The group has formulated distribution protocols including sterilization, breaking down bulk orders into smaller packages, assembling food baskets, and safety requirements for volunteers, she said.
“As people enter the sterile environment, they are asked to put on PPE, etc.,” said Branch.
Branch credits delegates like Amber Kanazbah Crotty for being a great resource.
“She’s been a source of intelligence on how things are developing across the Nation,” said Branch.
President Jonathan Nez has been helpful in identifying where the needs are, like when the outbreak happened in Chilchinbito, she said.
“We were already shipping food boxes to elders in Chilchinbito who had been identified by the chapter manager, so we were able to get food to folks in quarantine pretty quickly,” she said.
Branch said the chapter officials and Community Health Representatives are critical to the effort.
“They know who needs help and are willing to help get the resources to those folks,” she said.
The Division of Public Safety has also provided volunteers and facility resources, she said.
“This is all hands on deck,” said Branch.
‘Let’s do this’
“We’re coming from a place of compassion, strength and love for our community, which has been fundamentally instilled in us in terms of K’é and understanding the interconnectedness of all things,” said Begay. “I believe this speaks to the power of Indigenous organizing when we follow those fundamental cultural beliefs.”
Sewing team leader Theresa Hatathlie-Delmar heads a massive volunteer effort called Seamstresses United COVID-19 Dooda, which makes masks for first responders, including police offers, CHRs, hospital workers, and elders and volunteers.
Delmar says sewing is a life skill and a labor of love.
“ I consider myself a domestic engineer,” said Delmar.
Putting the concept of K’é in motion, she said, has resulted in more than 50 seamstresses making over 3,000 masks and other health care garments. The operation keeps growing.
Because of the many donations of fabric the relief fund has received, she only had to spend $1,000.
She sees her role as an opportunity to serve.
“Leaders shouldn’t just sit back and let people come to them,” said Delmar. “Leaders should be saying, ‘Let’s do this.’ I’m just trying to do what my parents taught me. You’re supposed to help. You don’t need to be asked.”
Vanessa Tullie, the lead buyer for groceries and supplies for the relief fund, secured bulk orders with supplier/distributor Shamrock Foods through a restaurant contact in Phoenix.
She said the immediate goal for the relief fund is to raise enough money to provide $10,000 worth of food and supplies to each of the 110 chapters.
Tullie said being allowed to use chapter houses, senior centers or schools for storage and distribution in each community would help.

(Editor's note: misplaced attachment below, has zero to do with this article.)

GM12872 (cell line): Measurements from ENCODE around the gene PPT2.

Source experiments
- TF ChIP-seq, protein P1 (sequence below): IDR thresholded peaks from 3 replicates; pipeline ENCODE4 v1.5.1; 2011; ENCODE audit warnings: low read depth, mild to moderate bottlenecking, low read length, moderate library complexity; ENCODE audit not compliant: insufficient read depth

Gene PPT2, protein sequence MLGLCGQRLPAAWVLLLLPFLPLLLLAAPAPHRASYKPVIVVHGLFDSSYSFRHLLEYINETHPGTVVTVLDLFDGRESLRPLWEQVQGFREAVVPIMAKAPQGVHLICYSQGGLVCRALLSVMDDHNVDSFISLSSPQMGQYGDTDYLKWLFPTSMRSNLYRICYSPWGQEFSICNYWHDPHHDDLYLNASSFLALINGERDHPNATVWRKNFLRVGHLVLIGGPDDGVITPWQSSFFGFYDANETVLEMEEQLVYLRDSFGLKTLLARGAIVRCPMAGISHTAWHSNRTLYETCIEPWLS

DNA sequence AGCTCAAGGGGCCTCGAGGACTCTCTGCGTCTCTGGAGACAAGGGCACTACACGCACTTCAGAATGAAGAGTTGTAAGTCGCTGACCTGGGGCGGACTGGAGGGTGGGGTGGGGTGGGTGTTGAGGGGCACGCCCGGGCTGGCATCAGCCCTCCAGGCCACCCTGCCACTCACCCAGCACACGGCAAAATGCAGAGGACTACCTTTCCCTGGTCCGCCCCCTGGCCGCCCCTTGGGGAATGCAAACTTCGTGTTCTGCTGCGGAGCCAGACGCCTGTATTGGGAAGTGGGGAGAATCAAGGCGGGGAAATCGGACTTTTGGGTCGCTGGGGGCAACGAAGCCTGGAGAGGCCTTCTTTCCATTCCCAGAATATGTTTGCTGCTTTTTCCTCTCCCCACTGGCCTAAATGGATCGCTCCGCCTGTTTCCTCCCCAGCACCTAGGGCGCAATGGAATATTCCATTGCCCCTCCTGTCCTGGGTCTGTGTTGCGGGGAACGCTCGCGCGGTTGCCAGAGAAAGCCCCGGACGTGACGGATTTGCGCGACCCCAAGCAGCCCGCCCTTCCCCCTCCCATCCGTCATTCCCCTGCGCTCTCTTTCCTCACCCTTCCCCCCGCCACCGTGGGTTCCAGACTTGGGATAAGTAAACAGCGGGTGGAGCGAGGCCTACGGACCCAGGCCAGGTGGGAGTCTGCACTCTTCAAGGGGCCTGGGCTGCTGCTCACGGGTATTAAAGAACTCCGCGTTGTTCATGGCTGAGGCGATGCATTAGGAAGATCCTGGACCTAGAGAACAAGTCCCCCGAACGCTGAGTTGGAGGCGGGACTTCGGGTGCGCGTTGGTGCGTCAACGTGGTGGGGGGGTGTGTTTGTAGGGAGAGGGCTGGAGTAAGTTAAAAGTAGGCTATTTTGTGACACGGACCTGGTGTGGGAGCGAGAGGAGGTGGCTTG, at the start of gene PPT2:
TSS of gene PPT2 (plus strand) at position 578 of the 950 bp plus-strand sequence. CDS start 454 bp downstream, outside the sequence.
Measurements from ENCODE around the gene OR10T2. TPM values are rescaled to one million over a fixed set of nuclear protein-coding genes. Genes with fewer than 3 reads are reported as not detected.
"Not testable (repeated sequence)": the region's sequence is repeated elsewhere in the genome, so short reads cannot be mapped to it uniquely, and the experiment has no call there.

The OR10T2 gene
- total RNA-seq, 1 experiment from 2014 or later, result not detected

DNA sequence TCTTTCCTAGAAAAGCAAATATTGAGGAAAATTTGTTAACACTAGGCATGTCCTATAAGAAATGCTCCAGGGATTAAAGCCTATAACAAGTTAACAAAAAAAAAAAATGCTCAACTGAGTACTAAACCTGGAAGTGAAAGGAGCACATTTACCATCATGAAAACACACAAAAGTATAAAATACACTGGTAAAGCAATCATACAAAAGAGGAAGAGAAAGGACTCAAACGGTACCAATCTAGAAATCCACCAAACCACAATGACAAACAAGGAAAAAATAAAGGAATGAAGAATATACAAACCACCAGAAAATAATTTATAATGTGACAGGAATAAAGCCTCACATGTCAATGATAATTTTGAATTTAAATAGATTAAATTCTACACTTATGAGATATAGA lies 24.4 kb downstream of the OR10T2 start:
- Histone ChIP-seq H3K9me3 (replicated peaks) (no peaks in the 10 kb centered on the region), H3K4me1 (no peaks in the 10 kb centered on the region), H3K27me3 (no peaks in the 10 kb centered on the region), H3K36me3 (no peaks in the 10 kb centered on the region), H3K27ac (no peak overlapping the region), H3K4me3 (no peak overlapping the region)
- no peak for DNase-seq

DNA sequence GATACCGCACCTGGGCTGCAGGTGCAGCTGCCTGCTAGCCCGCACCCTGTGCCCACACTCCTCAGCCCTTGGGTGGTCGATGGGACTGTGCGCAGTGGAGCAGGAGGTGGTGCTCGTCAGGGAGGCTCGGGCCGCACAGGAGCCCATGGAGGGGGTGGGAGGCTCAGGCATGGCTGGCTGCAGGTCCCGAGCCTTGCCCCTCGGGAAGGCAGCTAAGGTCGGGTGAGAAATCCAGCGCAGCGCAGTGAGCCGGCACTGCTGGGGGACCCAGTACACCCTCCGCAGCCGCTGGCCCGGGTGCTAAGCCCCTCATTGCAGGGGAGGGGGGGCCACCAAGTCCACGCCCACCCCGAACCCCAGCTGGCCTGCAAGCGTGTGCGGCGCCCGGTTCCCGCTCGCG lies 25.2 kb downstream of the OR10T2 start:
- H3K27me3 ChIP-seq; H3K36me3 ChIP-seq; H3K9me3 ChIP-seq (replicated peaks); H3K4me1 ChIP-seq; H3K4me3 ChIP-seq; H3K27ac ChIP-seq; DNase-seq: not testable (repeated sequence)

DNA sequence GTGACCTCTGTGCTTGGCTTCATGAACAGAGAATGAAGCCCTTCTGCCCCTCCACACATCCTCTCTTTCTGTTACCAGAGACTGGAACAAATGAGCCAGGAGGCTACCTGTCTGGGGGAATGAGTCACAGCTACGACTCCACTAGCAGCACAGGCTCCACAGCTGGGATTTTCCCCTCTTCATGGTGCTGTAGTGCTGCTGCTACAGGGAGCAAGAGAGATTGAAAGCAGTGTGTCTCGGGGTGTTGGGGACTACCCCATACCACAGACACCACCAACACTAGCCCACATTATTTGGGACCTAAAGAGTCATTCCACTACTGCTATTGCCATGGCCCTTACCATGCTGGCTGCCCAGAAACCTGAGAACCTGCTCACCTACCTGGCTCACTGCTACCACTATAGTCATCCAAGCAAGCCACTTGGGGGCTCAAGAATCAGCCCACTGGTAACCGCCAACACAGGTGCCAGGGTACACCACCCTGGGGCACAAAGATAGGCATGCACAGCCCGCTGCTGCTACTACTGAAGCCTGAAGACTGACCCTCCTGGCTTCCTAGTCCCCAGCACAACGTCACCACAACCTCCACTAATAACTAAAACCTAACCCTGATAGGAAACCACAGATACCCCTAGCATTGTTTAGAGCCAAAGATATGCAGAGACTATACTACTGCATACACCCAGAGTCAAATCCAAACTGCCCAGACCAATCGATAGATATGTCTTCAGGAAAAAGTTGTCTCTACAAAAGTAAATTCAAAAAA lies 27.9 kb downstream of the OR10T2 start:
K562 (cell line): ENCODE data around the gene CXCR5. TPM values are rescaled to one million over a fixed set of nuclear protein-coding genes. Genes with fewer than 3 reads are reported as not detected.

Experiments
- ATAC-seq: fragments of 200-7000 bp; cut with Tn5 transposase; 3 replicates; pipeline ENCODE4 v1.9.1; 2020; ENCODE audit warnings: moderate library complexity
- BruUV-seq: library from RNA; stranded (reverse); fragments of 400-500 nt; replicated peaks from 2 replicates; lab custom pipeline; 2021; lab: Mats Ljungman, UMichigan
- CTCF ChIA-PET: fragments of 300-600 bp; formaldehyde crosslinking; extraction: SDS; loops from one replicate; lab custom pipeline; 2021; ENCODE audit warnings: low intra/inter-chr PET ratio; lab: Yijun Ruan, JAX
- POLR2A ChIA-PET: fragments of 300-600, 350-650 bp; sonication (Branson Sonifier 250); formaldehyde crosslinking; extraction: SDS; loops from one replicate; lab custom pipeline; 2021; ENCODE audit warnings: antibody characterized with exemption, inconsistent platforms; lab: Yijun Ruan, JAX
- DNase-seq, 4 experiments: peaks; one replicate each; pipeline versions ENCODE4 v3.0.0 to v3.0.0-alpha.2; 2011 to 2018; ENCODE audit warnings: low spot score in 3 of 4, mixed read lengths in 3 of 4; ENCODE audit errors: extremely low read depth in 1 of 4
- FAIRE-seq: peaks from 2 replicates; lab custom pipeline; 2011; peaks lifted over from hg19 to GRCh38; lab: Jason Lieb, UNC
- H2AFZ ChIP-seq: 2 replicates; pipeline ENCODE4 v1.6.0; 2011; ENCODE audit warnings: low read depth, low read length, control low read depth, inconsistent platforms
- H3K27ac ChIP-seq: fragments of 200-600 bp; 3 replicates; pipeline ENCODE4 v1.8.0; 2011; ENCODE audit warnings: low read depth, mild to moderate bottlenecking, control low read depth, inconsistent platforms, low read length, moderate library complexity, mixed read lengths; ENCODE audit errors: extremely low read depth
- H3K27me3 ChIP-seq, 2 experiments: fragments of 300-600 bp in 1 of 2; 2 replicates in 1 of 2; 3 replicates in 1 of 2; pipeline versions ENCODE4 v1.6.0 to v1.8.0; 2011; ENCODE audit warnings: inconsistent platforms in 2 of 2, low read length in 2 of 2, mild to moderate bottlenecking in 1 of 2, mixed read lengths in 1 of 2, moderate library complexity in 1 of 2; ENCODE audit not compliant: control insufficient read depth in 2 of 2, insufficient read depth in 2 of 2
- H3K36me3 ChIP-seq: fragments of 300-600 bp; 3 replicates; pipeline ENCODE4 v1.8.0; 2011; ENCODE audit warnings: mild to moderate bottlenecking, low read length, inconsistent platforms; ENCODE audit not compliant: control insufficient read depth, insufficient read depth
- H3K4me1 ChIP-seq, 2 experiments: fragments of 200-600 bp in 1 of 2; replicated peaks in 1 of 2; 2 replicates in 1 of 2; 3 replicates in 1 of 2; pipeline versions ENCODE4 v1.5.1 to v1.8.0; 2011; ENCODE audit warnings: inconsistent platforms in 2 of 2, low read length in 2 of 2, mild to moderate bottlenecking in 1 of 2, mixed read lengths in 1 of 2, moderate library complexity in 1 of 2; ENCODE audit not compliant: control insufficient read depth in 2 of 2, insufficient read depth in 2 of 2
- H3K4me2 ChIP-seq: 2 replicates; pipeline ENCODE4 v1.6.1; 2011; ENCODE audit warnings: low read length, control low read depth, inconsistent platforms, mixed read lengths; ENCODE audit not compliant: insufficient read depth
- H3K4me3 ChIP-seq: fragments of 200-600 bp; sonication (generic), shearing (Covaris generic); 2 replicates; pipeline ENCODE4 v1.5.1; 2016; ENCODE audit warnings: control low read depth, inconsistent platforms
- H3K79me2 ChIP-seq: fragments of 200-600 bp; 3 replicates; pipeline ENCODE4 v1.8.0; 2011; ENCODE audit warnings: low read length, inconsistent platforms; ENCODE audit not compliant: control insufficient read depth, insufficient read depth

“We have almost $100,000 in food going up north this week,” she said. “We are working to serve every community through safe distribution sites and volunteers who are trained to follow PPE protocols and social distancing.”
Inequities in Indian Country
Branch said she is concerned about the high level of vulnerability on the Nation with so many people and elders who are asthmatic, have diabetes or various other underlying health conditions that make them vulnerable to COVID-19.
She said this crisis is revealing the lack of adequate health care and other resources and failure of the federal government to uphold its obligations.
“I think this is highlighting how poorly the federal trustee has administered its trusteeship and it highlights the need for a new era in federal Indian policy that will bring parity to Indian Country in terms of our critical capital infrastructure,” said Branch. “The trustee needs to take further aggressive action to ensure health and safety.”
Branch said it is unacceptable that Navajo has such a high ratio of unpaved to paved roads, that a third of the Nation is without running water or electricity, lacks adequate broadband, two-way radio, and cellphone coverage, all of which can be lifelines at a time like this.
She said even people who have cellphones might not be able to use them because of lack of coverage or electricity where they live.
“That’s a huge public safety issue,” she said. “If somebody is in a remote area and they need food or water, if they don’t have working phone it’s very difficult for them to ask for help.”
Information: www.navajohopisolidarity.org or 1-833-956-1554. To donate: www.gofundme.com/f/NHFC19Relief